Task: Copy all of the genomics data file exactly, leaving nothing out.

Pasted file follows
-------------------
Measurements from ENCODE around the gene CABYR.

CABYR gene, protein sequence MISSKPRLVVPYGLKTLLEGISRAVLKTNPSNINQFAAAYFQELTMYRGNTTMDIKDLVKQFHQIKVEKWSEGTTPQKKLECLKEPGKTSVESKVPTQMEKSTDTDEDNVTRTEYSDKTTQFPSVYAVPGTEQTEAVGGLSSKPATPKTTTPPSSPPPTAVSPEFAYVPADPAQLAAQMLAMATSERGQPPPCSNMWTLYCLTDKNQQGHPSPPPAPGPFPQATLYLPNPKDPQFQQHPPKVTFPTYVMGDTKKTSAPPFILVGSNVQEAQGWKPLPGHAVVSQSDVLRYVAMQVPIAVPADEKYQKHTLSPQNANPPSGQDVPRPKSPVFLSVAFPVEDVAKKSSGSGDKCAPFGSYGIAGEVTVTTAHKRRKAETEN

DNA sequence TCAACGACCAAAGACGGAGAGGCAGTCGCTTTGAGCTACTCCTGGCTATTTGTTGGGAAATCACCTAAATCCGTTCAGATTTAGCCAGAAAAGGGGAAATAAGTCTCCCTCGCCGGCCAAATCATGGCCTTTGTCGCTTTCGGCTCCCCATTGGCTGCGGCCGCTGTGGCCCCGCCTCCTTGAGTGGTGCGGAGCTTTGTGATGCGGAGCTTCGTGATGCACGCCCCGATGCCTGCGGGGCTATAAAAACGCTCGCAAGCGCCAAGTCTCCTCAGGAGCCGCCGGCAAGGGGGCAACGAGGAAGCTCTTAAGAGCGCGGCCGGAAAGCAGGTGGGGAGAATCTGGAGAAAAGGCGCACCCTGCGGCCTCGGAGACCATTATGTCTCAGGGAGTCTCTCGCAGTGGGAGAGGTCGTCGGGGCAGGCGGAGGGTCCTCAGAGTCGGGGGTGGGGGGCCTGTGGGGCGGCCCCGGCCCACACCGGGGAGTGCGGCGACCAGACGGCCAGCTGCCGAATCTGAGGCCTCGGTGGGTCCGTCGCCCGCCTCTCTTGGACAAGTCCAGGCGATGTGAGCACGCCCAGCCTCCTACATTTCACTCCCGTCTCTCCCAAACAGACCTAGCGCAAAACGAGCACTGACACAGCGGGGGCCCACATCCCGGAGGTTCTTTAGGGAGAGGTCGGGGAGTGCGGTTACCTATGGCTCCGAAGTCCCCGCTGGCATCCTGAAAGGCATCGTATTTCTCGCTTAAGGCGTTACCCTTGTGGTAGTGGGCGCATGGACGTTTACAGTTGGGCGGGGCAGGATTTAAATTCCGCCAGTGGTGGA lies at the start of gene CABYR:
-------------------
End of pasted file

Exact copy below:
Measurements from ENCODE around the gene CABYR.

CABYR gene, protein sequence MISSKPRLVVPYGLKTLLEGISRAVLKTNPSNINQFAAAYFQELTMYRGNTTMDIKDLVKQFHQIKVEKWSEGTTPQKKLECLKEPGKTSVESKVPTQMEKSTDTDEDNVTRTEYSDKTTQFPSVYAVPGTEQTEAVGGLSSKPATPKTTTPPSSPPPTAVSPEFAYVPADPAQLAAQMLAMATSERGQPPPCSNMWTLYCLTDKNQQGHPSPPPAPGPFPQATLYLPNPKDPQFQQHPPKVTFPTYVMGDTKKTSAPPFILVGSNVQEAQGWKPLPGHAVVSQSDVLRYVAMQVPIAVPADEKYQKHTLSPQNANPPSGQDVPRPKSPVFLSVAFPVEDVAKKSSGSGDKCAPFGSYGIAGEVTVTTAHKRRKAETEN

DNA sequence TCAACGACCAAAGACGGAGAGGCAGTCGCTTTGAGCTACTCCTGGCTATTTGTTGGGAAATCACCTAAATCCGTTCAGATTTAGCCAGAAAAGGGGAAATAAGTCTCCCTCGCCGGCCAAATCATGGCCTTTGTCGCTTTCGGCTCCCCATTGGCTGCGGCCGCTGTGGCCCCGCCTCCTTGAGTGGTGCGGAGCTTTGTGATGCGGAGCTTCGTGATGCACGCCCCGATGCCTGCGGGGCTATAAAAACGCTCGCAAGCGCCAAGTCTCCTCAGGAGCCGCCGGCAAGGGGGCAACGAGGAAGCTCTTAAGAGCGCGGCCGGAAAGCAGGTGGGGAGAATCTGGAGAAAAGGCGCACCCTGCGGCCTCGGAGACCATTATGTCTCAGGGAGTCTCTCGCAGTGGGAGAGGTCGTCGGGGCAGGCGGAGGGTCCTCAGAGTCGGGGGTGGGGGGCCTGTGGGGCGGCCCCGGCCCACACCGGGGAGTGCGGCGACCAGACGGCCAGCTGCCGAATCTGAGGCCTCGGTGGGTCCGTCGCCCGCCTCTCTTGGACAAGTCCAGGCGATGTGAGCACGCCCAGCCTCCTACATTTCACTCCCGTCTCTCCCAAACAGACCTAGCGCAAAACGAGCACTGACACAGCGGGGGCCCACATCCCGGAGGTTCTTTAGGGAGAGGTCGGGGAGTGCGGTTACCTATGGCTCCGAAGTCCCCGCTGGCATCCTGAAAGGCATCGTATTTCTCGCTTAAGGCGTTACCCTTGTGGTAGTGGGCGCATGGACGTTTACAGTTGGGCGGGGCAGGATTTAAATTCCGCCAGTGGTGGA lies at the start of gene CABYR: